New

Open Banking is a new and secure way for businesses to take control of their financial data and share it with organisations other than their bank. Open Banking will also provide new ways of moving money between accounts and making payments.

It encourages innovation and competition in financial services through enabling developers to harness technology which ultimately will help consumers compare financial products and, in time, search, select and switch to products which are more appropriate to their financial circumstances.

Through Open Banking you will be able to give permission to your bank to share details of your banking transactions with other organisations. The data will be shared securely and you will control which details are shared. You will be able to cancel your permission at any time, meaning the other organisation would no longer be able to see your data. The introduction of Open Banking means that financial institutions, like your bank, will have to share your information (with your permission) with third parties to enhance the types of financial services and products available to you.

The sort of services delivered through Open Banking could include:

  • A business current account comparison site, that looks at the way you use your business current account and how much it costs to recommend the best account for you;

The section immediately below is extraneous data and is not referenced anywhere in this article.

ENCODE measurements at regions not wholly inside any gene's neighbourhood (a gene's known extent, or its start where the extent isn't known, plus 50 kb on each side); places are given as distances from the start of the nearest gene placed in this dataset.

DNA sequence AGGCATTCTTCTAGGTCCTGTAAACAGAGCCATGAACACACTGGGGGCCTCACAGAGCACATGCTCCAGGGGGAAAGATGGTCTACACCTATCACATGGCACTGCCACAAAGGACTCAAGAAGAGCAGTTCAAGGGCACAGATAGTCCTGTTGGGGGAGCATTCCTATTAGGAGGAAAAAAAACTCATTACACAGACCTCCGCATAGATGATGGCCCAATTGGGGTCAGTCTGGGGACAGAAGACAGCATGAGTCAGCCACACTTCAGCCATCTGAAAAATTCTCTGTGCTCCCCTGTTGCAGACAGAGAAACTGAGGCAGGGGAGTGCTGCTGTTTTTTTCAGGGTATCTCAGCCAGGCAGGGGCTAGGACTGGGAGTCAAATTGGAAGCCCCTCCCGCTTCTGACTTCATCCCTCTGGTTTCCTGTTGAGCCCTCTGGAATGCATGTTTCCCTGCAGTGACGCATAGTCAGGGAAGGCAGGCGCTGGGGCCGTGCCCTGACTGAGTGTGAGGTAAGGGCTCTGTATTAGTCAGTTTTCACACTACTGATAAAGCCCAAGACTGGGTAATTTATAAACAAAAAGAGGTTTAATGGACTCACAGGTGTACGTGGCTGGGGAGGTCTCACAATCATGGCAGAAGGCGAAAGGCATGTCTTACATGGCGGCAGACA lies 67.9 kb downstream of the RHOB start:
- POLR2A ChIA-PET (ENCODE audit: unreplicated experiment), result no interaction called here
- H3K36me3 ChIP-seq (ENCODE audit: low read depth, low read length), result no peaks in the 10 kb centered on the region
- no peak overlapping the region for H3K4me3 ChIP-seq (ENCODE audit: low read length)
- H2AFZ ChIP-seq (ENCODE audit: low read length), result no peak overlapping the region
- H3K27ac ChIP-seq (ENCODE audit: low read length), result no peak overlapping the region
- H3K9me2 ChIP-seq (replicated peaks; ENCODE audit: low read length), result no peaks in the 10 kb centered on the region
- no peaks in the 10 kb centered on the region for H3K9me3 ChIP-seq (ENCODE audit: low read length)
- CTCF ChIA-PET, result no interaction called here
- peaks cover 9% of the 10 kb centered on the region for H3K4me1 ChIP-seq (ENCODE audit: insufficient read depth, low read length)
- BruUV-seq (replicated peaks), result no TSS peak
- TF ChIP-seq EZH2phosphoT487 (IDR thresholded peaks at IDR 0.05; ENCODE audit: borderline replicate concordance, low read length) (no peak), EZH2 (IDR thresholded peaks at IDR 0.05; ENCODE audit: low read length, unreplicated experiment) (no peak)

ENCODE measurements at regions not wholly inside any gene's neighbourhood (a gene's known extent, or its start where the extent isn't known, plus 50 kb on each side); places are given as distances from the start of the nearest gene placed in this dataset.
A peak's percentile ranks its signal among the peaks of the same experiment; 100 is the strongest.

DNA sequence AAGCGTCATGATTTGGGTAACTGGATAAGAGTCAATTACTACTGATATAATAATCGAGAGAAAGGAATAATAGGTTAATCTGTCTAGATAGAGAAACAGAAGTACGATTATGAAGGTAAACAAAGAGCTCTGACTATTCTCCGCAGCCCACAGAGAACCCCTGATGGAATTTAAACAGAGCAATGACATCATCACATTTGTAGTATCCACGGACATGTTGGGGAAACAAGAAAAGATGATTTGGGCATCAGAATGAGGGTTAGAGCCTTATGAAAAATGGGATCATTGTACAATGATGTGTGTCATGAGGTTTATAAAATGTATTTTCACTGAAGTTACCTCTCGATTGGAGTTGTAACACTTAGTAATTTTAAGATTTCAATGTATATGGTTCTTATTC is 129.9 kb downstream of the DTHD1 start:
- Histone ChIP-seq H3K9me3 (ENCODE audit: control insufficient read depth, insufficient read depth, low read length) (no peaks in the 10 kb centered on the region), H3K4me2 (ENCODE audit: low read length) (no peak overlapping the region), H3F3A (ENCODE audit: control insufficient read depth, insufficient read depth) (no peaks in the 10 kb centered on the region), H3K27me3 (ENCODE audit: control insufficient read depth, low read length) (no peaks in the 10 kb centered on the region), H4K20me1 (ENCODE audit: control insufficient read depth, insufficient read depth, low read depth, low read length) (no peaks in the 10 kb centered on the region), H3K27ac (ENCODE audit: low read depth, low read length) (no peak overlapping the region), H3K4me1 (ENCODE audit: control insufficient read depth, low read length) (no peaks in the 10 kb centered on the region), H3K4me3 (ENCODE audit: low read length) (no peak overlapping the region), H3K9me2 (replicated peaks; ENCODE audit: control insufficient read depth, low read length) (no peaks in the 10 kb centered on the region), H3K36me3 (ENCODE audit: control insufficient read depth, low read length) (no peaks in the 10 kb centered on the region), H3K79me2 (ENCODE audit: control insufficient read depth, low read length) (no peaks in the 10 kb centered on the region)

• A money management app that gives you tips and advice based on your business current account usage;
  • A secure website where you can see all your financial information in one place to give you a clear picture of your financial position, even if you hold products with different providers. You could make transfers between them and make payments all from this one site. This could be integrated with your accounting software package;
  • Speeding up a loan or a financing application because you give the lender permission to see your banking information directly;
  • Making it quicker and easier to setup and make payments to suppliers, directly from your bank account (instead of having to use a credit card / debit card);
  • A global view of your financial situation – information will be pulled from your different bank accounts and presented in one place;
  • Finding the right financial products for you – it will allow third parties (e.g. a price comparison website) to pull your spending patterns / habits from your bank, analyse them, and recommend products based on this i.e. a cheaper overdraft, a better credit card

Here are some commonly asked questions:

How do I control who has access to my data?

Third parties will only be able to access your data or initiate payments from your account if they have your explicit consent to do so.

How do I control the type of data I share with a third party provider?

A third party will only request the data it needs to provide their service and they will describe exactly what that data is, how long they need it for and what they will do with it. The customer can make an informed decision on whether they want to share their data or not.